You may not have heard the term ‘shybrid’ before, but with the slow but certain return to office for many companies, you can be certain you’ll be hearing it a lot more. Essentially, it is a term to describe those employers who are hesitant to embrace the home working style adopted by companies during the previous two years which have been dominated by Covid-19.

On one hand, there are a multitude of employers embracing the flexible working that began during the pandemic and which has only become more popular with many people, particularly millennials and Gen Z.

On the other hand, many big companies and corporations are headed by individuals who have spent most of their working lives in an office environment and believe this is the best way of working, regardless of the blip that was Covid.

As they say, the proof is in the pudding (or virus, if you want to get specific) but let’s look at some arguments for and against the ‘hybrid’ working model we have gotten so used to.


Why shybrid bosses might be right

One of the main arguments for returning to the office is that there are far more in-person opportunities for socialising and networking. Many workers say that they miss the potential spark of ideas that only happens when you meet someone in the kitchen or at the water cooler, leading to new connections and projects. It is clear that working from home has made socialising incredibly difficult, with employers and teams resorting to online quizzes and games through the rise of Zoom and Microsoft Teams. Likewise, online networking events have seen a huge boom over the past two years but it is difficult to convince people that meeting people via video conferencing can replace face-to-face connections, particularly when you are trying to build relationships within your industry.

Another compelling reason to return to the office, or at the very least an office-like space, is that working from home has led to many people working more hours than necessary and finding it difficult to separate work from personal life – it is far easier to respond to out of hours messages when your laptop is already set up at home. In an office environment, your 8-hour day is extremely focused on work and goals, and when you shut your computer down at the end of the day it is a lot like switching off and you are able to fully focus on yourself and your family when you arrive home. This argument is quickly being nullified by places such as WeWork and other co-working spaces which allow you a dedicated office environment from wherever you are in the world.


Leaving shybrid in the past

While those argument are all valid, the previous two years have disproven most arguments for why people can’t work at home. Any role that involves a computer will have spent most of the Covid era working from a home office with few issues. In terms of social gatherings, many remote-first employers are already leading the way, with companies organising meet-ups once a quarter for all employees in beautiful locations. As mentioned, co-working spaces mean that no matter where in the world you decide to base yourself, an office environment is always within reach so that you are able to retain your work-life balance and switch off at the end of the day.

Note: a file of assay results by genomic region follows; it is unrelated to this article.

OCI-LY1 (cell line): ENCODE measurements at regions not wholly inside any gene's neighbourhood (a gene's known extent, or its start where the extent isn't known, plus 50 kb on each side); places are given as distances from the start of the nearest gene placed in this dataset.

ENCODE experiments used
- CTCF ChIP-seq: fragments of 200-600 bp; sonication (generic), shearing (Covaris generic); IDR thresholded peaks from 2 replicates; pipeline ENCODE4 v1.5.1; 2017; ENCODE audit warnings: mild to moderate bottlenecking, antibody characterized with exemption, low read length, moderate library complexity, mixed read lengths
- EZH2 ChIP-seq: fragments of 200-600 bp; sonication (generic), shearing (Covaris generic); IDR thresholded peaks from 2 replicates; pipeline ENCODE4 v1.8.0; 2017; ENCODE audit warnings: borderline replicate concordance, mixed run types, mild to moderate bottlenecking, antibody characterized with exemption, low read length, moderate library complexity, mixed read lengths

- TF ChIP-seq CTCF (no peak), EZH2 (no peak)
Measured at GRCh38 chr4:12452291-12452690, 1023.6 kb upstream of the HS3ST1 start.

Then we have the multitude of reasons that have come to light as to why remote working is better, and preferred, by most employees. It has been proven that flexibility of working, whether providing an entirely remote option or hybrid working leads to greater employee satisfaction and retention in the long term. Commuting and living costs for a start are greatly reduced when you can work from anywhere and no longer need to purchase a season ticket to visit the office every day. Personal life has become much easier to balance, particularly for employees with children, meaning they don’t need to worry about childcare or can pick their kids up on time during the working day.

From company’s perspectives, employing remote workers actually saves money by reducing rental costs on expensive office blocks and allows them to cherry-pick the best talent from across the world, without being limited to people within an hour’s radius of their offices.


So, what is the solution?

Unfortunately, much of the reasoning behind ‘shybrid’ employers appears to prioritise the company rather than the employee’s needs.

Reasons for this include the leases that have already been paid on office spaces now going to waste should employees not want to return to the office, and also the rise of micromanagement which has come to the forefront during the pandemic far more than expected.

Lack of trust between employers and employees when working remotely has meant bosses prefer having their teams in the office at all times to ensure productivity is at its highest and no one slacks off. As workers have begun to realise their lives have been far better off working remotely, we have seen what is being referred to as ‘The Great Resignation’ – within the last year there has been an unprecedented number of people leaving their jobs, whether to pursue their own interests, freelance work or (the majority) to join companies who promote remote or hybrid working policies.

‘Shybrid’ employers will have to consider this as return to office policies are put into place over the next few months, and remember that remote and hybrid teams can be just as strong and productive, if not more so, than those who work in an office full time.

There is currently no shortage of vacancies for people looking for more flexibility, from unlimited annual leave policies, work from anywhere companies and dog-friendly offices.

Based on this, it looks like employers are going to have no choice but to incorporate more flexibility into the workplace, including hybrid working, without being asked to, otherwise employees are likely to move onto companies who prioritise a work-life balance.